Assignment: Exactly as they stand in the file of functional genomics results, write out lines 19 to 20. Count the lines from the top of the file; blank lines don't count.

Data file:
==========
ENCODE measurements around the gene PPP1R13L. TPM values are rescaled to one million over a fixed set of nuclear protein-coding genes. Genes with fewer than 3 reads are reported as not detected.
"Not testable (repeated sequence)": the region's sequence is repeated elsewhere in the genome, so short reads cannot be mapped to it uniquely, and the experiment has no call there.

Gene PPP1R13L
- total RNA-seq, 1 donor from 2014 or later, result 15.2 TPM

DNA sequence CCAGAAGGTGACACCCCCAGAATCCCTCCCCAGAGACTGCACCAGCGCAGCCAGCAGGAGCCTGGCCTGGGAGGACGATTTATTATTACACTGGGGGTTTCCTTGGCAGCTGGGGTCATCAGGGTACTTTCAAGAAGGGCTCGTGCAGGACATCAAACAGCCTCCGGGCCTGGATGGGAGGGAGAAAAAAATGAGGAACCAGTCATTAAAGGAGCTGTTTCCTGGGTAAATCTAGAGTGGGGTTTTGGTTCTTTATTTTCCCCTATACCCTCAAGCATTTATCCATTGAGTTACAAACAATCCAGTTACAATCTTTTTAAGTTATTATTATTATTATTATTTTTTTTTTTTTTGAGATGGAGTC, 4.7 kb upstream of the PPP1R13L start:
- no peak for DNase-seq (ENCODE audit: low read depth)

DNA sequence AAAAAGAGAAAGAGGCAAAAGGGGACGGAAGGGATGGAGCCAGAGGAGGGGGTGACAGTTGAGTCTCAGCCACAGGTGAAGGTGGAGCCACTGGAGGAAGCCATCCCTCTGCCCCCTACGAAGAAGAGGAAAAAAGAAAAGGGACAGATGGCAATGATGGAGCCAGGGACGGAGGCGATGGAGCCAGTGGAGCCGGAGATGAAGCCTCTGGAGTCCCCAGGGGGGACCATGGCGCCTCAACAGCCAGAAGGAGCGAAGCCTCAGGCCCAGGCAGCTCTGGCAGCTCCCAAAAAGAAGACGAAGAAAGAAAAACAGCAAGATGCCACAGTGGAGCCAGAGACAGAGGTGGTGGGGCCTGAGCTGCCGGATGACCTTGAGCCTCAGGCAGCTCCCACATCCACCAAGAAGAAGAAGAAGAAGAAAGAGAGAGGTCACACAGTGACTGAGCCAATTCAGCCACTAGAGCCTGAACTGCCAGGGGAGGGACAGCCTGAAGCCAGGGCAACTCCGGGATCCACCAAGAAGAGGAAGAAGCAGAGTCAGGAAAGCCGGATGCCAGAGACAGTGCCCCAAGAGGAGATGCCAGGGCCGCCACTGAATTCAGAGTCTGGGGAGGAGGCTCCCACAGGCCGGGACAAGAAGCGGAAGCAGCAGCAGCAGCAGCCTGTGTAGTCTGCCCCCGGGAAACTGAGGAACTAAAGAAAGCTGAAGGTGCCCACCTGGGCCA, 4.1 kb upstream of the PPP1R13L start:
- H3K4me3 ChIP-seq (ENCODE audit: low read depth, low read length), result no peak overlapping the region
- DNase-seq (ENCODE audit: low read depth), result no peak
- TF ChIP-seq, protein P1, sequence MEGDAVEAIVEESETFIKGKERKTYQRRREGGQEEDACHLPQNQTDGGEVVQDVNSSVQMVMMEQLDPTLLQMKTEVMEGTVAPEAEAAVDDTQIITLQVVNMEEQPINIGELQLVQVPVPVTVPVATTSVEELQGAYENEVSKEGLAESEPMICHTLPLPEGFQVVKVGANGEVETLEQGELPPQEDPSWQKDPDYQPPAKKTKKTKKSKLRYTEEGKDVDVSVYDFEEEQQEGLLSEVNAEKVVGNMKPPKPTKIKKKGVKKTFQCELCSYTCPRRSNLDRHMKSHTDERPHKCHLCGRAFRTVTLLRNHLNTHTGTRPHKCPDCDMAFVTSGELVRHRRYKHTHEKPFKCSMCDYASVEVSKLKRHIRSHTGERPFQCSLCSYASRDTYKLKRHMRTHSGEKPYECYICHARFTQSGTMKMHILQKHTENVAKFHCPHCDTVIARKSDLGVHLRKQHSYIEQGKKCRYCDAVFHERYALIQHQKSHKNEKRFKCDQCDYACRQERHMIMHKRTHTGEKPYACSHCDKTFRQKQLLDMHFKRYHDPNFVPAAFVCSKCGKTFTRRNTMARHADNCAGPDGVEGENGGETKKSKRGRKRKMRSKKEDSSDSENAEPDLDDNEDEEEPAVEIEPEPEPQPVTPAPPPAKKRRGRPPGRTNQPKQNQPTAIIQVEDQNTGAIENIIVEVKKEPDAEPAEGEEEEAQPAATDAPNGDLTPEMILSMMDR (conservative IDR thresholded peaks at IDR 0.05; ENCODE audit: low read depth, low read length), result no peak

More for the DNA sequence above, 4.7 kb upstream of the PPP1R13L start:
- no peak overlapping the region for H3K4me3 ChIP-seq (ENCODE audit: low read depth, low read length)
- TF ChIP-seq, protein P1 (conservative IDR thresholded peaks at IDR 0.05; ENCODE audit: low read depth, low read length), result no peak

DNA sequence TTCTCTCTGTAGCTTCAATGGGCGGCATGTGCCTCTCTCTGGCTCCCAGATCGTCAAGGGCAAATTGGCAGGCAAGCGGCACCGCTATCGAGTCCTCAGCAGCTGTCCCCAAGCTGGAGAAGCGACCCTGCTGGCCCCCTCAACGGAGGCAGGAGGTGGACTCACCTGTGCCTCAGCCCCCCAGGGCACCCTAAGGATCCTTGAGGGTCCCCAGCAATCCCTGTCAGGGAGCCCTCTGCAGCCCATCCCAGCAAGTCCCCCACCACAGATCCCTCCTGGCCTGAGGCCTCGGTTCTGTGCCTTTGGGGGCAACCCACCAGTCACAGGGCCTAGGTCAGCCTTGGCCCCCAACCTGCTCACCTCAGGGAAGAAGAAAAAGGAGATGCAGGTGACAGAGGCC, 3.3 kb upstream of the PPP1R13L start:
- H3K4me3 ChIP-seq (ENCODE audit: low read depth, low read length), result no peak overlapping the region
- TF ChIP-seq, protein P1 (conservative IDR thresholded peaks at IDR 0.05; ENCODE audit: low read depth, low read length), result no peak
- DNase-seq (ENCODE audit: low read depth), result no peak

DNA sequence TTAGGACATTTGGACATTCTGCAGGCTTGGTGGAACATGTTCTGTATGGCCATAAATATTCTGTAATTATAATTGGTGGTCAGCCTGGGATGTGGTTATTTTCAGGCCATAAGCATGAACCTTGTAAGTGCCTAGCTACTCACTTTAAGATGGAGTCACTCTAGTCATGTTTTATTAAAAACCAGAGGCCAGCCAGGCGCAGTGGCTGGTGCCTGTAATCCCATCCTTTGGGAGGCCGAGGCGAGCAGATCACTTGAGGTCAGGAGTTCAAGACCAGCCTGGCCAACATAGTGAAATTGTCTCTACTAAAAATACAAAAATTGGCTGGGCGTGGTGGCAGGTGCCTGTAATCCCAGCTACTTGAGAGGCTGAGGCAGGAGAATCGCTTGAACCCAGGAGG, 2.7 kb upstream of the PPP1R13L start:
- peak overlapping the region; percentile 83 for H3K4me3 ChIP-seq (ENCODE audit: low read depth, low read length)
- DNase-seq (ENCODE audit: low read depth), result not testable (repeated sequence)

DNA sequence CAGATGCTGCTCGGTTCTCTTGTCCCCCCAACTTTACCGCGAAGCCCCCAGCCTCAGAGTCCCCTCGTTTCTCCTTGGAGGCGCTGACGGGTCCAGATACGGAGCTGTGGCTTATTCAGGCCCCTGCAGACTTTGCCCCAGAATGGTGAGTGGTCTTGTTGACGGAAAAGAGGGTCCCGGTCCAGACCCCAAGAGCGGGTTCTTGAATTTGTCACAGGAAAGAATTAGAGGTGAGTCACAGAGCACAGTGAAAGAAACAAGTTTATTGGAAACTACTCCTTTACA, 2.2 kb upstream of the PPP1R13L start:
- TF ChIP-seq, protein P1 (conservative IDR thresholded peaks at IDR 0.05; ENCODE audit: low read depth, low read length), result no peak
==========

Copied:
- peak overlapping the region; percentile 83 for H3K4me3 ChIP-seq (ENCODE audit: low read depth, low read length)
- DNase-seq (ENCODE audit: low read depth), result not testable (repeated sequence)